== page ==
Devout Hindus believe that when the sacred Ganga came down to earth, she broke in such a deluge that the Lord Shiva had to temper her force by splitting her into twelve channels- the tributaries of the river. Alaknanda, Bhagirathi, Mandakini, Dhauli Ganga, Pindar are the main tributaries, and their five confluences, the `Panch Prayag' of the Ganga, are an important pilgrimage route for those in search of salvation.
Arising in the towering mountains of Uttaranchal, the Gangotri glacier emerges in a cavernous opening known as Gomukh, the actual source of the Ganga. Known at this point as the Bhagirathi, the river meanders its way downhill past dense forests of pine, oak and deodar, past temples and towns, ashrams and riverside camps, and down into the plains of northern India. On the way it divides into a number of streams, which, further along the way, join up with each other to re-emerge in the form of the broad, beautiful river which is the very basis of spiritual life for millions of India.
The five sacred confluences of the river- the `Panch Prayag'- occur at intervals along the course of the river. All five lie within the state of Uttaranchal, the first three- Vishnuprayag, Nandprayag and Karnaprayag being in Chamoli district; Rudraprayag in the district of the same name, and Devprayag in Pauri Garhwal, on the border with Tehri Garhwal. As the crow flies, the distance between the spot where the Alaknanda arises and its final merging with the Bhagirathi at Devprayag, is just about 229 km- a distance easily covered either in your own vehicle, or by state transport. The area throughout is one of small but well-equipped towns where you won't usually have much trouble finding a place to stay. Stop for a day or so along the way; admire the awesome scenery, spend a while meditating, take a dip in the river and offer prayers at the local temple.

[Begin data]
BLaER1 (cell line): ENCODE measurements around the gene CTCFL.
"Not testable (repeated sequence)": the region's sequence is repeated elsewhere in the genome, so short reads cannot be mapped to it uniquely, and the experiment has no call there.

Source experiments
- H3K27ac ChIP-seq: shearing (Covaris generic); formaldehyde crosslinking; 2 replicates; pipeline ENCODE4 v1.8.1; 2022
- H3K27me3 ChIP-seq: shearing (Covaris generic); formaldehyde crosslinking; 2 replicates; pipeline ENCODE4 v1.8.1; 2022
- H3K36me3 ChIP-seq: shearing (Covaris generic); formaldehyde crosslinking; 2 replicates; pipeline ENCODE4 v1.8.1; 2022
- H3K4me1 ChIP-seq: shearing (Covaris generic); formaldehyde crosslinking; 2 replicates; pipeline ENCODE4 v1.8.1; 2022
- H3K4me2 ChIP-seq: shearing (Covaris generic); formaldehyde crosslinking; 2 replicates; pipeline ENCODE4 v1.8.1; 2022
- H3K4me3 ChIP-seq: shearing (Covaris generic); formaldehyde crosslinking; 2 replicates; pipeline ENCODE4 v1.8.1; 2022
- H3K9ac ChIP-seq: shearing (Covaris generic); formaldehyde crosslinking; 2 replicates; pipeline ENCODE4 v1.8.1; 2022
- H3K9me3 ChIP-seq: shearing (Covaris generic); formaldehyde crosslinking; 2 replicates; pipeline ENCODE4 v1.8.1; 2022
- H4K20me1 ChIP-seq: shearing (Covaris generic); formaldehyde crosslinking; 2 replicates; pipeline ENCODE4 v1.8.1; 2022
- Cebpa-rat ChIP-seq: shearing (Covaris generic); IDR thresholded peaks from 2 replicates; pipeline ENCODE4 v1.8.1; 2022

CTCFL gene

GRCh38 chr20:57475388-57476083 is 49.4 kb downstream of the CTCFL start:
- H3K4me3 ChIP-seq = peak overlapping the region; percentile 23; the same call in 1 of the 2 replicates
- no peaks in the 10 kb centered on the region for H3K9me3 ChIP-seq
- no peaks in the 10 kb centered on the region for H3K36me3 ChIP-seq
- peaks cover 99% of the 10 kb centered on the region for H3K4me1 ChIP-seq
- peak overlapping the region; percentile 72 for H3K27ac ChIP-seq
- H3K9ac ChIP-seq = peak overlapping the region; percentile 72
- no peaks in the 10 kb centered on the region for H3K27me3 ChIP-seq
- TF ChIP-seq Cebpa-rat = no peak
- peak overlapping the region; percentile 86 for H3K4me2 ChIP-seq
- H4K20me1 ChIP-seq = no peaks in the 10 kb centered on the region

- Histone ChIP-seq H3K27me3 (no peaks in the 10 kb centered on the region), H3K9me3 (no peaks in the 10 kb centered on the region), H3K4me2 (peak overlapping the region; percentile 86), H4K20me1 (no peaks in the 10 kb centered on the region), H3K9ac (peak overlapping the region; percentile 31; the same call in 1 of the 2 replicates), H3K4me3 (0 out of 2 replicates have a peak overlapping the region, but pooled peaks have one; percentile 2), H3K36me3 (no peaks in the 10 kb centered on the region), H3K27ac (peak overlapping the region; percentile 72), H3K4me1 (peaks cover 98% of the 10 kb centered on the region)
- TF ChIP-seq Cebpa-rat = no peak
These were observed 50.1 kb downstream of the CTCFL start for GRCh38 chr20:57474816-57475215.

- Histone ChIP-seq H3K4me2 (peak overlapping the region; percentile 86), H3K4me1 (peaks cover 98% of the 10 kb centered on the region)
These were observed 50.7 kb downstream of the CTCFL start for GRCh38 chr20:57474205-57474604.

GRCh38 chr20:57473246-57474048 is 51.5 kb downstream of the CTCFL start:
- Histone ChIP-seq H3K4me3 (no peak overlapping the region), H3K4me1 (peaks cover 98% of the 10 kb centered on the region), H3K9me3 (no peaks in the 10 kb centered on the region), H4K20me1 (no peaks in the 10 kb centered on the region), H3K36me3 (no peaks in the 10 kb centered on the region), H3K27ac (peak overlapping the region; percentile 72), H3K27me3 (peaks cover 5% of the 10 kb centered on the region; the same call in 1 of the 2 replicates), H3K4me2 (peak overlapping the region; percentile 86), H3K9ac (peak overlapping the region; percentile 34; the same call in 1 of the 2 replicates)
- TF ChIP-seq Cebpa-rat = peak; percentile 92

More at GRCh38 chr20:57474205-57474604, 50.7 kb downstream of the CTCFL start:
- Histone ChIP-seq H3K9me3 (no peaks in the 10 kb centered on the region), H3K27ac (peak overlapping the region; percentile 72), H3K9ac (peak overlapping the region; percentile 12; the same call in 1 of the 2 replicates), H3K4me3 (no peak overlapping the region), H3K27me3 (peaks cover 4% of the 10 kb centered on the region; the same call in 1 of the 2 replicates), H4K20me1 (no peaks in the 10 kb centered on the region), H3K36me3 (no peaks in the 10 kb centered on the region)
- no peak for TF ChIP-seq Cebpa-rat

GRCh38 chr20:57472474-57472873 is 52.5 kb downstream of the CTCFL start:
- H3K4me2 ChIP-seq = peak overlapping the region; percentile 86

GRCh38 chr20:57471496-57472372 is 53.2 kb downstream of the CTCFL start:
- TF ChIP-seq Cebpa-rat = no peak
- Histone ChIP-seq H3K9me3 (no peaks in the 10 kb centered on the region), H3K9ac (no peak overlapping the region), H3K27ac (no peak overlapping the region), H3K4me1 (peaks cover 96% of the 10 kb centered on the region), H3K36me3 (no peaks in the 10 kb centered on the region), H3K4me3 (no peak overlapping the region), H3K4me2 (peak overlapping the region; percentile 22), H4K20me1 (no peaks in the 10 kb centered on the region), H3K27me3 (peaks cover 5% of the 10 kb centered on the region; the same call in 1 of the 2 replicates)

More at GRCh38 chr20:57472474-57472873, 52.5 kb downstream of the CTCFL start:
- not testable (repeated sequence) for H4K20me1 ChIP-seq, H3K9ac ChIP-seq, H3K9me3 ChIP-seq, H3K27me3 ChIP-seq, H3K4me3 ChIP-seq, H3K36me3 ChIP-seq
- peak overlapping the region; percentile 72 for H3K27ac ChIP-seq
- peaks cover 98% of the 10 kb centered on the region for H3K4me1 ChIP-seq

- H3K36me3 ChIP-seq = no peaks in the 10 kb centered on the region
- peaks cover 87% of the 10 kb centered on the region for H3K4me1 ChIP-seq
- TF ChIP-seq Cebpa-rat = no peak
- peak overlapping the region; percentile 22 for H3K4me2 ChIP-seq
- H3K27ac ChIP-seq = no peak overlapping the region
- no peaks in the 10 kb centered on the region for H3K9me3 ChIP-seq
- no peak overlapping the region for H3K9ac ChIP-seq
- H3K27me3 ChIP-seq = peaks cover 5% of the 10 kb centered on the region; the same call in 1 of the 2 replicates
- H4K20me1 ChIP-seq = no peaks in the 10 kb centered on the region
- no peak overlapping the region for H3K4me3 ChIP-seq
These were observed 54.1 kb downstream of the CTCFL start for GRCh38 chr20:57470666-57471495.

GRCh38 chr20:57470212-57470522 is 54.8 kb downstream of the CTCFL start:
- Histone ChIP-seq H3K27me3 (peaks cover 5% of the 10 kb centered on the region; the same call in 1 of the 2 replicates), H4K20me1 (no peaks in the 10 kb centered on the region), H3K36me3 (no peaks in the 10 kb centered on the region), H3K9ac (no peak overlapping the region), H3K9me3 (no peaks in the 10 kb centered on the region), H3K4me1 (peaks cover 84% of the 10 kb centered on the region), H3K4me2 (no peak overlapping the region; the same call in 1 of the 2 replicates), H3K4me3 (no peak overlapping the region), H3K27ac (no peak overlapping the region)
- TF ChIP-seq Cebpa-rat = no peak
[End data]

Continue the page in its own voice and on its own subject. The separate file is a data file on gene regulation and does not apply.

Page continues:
The main tributary of the Ganga, the Alaknanda is the river whose course is marked by the Panch Prayag. If you want to follow the Alaknanda right from the place it arises, you'll have to head towards Badrinath. 16 km beyond this town lies the Balakun Peak, where, at a height of 3,641 mt, the melting ice of the Bhagirath Kharak and the Satopanth glacier give rise to the Alaknanda river. Flowing south, this river makes its way to Vishnuprayag, the first of the five sacred `prayags'. Vishnuprayag, approximately 10 km from Joshimath, is where the Alaknanda meets the Dhauli Ganga. The waters of the two streams meet in a deep, dark gorge tucked away in the shadows of the surrounding mountains.
Downhill, to the south-west of Vishnuprayag, is the second of the Panch Prayag, the spot where the Alaknanda joins the Mandakini. The confluence, at Nandprayag, is marked by a temple dedicated to Gopalji, a form of Lord Krishna.
Just 21 km further downstream and going further to the south-west is the third prayag- Karnaprayag, where the Pindar river, emerging from the Nanda Devi glacier, flows into the Alaknanda. Karnaprayag is marked by two temples- one dedicated to the goddess Uma and the other to Karna, the tragic hero of the Mahabharat after whom the town is named.
The fourth of the confluences is the town of Rudraprayag, 137 km short of Rishikesh, where the Alaknanda once again meets the Mandakini. An important commercial center, Rudraprayag is home to two temples, one dedicated to Chamunda Devi and the other to Rudranath.
From Rudraprayag, take a bus to 68 km beyond Rishikesh to the fifth, and last, of the confluences: the town of Devprayag, where the Alaknanda finally merges with the mighty Bhagirathi to form the Ganga. From here onwards, the river flows in a steady, unbroken stream southwards, holy and life-giving.
The Panch Prayag is, to a devout Hindu, one of the most important pilgrimages anywhere in India. To travel down the course of this sacred river, to take a dip at each of its five confluences- is guaranteed to wash off the sins of a lifetime, to bring salvation and moksha.
Published in MSN